How Grand Theft Auto changed video games (and the world)
With "Jacked," veteran video games journalist David Kushner explains how the Grand Theft Auto franchise helped usher in a new generation of games and set the tone for a decade.
In the summer of 2005, one of the biggest scandals in the history of video games broke: Hot Coffee. If you don't recall the brouhaha over some very sexual content that was found to be hidden on the disc for Rockstar Games' Grand Theft Auto: San Andreas, then you probably weren't reading much news that summer.
The scandal embroiled one of the most popular game franchises in the industry's history, and it wasn't because the game allowed players to shoot cops or run over hookers. Grand Theft Auto, which emerged from Scotland, took the world by storm and went on to break some of the entertainment industry's, besting even behemoths like Harry Potter and the biggest movie openings of all time.
But while anti-game heavies like lawyer Jack Thompson and California Assemblyman Leland Yee tried to take the game and Rockstar down for having left some very explicit material on GTA: San Andreas' game disc (which was subsequently discovered by "modders") while carrying an "M" rating -- meaning it was suitable for those 17 and older -- the franchise only flourished.
Now, veteran games journalist David Kushner has written "Jacked: The Outlaw story of Grand Theft Auto," a deep look at the game's development, its rise to the top of the charts, and its battle with the Jack Thompsons of the world. Kushner, who had previously chronicled the beginnings of the modern game industry in "Masters of Doom," sat down for a CNET 45 Minutes on IM interview yesterday and shared his thoughts about why GTA was such a genre- and culture-shifting franchise and why it still matters today.
Q: Thanks very much for doing this. So, why did you think a book on the story of GTA was something people would be interested in?
David Kushner: GTA is really the story of the game industry over the last decade. My first book, "Masters of Doom," told the story of the birth of the modern game industry -- specifically the industry that rose up out of the PC gaming underworld. Doom and Quake, the games I covered, defined an era and a generation in the '90s. And I wanted to tell the next chapter of that story -- the story that evolved into the 2000s.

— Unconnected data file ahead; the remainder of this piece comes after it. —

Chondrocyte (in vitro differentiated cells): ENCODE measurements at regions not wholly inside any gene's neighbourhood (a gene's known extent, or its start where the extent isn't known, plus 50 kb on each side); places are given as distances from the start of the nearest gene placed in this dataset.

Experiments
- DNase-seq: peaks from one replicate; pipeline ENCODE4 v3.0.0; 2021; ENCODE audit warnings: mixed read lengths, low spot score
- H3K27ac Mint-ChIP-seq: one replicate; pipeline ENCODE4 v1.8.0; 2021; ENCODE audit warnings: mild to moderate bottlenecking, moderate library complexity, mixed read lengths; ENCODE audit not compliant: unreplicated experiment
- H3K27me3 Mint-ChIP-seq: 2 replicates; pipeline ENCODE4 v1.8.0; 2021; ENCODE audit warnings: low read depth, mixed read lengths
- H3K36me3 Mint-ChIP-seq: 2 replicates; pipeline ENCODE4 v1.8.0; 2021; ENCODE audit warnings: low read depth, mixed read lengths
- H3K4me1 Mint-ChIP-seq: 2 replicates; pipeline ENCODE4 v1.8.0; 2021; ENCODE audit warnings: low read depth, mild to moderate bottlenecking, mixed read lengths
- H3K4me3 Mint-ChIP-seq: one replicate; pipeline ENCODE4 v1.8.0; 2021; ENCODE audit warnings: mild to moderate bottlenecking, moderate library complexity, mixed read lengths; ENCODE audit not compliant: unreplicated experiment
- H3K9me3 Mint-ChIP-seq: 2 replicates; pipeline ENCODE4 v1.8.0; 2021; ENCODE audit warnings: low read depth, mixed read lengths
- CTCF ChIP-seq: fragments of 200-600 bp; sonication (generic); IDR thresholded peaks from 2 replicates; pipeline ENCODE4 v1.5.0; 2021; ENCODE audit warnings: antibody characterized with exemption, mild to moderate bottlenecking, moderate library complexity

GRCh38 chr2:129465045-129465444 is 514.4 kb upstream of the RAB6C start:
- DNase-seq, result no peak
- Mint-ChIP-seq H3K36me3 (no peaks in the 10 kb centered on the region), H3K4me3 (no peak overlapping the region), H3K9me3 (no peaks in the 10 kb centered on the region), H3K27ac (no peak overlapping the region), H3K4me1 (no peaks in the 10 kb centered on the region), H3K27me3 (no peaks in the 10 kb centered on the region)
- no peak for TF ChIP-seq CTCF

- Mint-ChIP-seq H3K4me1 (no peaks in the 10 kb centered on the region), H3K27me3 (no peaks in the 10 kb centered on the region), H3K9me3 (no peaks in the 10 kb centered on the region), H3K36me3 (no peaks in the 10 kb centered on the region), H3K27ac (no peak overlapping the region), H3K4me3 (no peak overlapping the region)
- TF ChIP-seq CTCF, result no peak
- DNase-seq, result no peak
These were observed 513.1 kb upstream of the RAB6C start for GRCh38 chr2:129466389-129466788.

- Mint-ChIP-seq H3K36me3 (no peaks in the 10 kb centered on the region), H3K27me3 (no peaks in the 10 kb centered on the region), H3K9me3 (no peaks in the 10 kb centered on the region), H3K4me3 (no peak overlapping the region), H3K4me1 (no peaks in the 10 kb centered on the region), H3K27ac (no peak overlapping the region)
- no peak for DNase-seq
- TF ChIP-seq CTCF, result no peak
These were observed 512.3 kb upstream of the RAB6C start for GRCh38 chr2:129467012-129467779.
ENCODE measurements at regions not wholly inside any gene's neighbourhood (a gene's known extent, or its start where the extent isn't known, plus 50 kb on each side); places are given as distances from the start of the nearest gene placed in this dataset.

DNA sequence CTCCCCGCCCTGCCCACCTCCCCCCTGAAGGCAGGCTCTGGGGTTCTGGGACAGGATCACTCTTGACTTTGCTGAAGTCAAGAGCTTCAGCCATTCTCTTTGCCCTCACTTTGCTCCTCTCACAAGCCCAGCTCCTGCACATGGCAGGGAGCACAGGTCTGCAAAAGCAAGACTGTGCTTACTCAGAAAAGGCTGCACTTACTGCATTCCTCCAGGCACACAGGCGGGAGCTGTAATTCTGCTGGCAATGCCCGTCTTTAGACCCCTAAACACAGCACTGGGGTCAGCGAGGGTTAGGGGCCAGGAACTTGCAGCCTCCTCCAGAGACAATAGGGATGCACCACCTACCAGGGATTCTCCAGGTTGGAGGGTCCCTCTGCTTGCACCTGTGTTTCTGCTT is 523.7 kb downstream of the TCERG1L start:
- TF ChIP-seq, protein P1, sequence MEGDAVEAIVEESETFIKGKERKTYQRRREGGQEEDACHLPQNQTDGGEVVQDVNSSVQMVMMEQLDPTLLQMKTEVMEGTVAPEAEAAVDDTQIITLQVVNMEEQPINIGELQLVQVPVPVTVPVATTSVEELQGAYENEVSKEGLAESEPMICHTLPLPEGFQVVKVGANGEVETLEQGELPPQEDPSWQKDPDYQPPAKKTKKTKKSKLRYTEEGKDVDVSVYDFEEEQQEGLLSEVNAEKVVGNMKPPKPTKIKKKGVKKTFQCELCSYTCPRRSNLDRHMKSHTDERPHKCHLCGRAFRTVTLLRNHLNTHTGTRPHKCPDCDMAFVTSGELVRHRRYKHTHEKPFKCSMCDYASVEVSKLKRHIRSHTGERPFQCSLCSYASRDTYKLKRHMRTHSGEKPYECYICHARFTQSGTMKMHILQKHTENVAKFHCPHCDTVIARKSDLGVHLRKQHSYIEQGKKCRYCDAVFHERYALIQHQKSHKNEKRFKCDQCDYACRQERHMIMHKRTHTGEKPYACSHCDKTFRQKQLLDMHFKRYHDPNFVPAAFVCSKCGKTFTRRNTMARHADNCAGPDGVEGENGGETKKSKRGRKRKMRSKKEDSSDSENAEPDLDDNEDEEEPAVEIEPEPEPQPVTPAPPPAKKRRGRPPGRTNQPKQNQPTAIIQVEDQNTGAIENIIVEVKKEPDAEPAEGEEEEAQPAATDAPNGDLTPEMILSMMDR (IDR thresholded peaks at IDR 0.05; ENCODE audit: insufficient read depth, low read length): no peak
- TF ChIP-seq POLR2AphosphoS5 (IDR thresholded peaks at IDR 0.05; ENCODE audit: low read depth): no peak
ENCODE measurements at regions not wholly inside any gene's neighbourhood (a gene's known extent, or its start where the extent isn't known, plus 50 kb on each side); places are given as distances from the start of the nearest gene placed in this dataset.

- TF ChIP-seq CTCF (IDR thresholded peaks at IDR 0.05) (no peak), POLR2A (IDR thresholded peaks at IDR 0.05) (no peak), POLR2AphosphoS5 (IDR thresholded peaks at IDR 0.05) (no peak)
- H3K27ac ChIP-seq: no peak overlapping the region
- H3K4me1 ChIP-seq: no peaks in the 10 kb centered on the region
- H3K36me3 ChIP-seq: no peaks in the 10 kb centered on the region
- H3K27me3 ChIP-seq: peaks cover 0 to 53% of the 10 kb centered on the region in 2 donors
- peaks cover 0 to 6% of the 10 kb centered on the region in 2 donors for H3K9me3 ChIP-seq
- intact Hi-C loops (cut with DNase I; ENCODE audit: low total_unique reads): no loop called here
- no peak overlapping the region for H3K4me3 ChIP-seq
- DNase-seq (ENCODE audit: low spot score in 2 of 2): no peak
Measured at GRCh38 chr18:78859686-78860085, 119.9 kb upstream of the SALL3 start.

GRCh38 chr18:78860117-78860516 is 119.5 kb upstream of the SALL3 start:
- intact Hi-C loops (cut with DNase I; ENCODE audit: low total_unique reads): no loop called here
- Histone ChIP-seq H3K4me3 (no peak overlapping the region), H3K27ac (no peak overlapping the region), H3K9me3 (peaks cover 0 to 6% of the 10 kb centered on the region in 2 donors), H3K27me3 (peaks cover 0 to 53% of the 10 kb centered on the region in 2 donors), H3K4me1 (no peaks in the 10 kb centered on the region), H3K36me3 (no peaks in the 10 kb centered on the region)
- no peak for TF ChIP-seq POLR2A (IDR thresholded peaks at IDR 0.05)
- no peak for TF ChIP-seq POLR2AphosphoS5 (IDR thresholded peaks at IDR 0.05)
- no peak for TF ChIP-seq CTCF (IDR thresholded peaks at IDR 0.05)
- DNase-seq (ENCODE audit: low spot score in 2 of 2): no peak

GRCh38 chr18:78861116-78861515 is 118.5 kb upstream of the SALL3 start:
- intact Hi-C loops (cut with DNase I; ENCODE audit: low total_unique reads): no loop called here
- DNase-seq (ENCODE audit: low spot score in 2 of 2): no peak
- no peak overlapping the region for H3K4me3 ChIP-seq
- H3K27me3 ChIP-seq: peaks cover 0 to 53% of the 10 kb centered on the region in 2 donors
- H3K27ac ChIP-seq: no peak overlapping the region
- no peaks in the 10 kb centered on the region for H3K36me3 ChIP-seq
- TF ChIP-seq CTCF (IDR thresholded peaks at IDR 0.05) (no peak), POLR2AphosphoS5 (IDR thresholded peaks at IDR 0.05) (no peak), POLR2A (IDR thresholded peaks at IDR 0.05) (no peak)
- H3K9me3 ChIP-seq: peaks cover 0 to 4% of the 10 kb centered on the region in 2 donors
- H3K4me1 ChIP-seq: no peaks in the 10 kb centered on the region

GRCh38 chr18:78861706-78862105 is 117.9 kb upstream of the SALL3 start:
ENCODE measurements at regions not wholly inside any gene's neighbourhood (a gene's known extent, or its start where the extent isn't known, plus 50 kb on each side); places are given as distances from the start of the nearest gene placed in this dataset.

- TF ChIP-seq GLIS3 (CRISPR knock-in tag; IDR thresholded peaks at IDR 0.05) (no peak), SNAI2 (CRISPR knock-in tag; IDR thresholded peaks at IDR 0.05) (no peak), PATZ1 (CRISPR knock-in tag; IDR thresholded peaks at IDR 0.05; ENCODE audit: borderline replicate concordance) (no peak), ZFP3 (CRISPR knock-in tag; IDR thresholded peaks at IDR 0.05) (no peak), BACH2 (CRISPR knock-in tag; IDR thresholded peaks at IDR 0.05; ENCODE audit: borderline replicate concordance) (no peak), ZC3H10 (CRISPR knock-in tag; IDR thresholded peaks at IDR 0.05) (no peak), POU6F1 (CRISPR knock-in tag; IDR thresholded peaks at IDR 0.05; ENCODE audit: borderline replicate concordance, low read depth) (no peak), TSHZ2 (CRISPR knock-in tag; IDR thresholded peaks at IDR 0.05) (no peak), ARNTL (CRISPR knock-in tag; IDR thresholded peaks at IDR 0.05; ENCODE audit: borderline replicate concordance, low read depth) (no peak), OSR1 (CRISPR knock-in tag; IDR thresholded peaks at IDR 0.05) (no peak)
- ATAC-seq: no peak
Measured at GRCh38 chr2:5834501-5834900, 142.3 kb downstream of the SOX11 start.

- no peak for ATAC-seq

I call it the GTA decade. To me, that was the decade when games really broke wide. But it was also when two generations--I call them the Players and the Haters -- butted heads. When I say "haters" I'm being a bit tongue-in-cheek of course. But it's about a generation clash. On one side you had people who grew up playing GTA, and on the other you had those who were scared by the game, and what they thought it represented.
What did you personally feel was the most compelling part of the GTA story?
Kushner: The clash. On the one hand you had this game that was pushing the boundaries of the medium: The music. The art. And most of all, the freedom to explore. Yes, GTA is violent, but that isn't what sold it. What sold it was the "open world" -- the ability to go anywhere (or just about anywhere), the freedom to ditch the missions and just joyride around, the freedom to do bad things, or do good things. All in the context of this very funny satirical world. And I do think that a lot of the "haters" missed the satire completely. It's important to remember that GTA is essentially a British product--forged in the back alleys of Scotland, picked up in London, then brought to America. I call it the ultimate love letter to American excess; the violence, the crime, the sex, the drugs.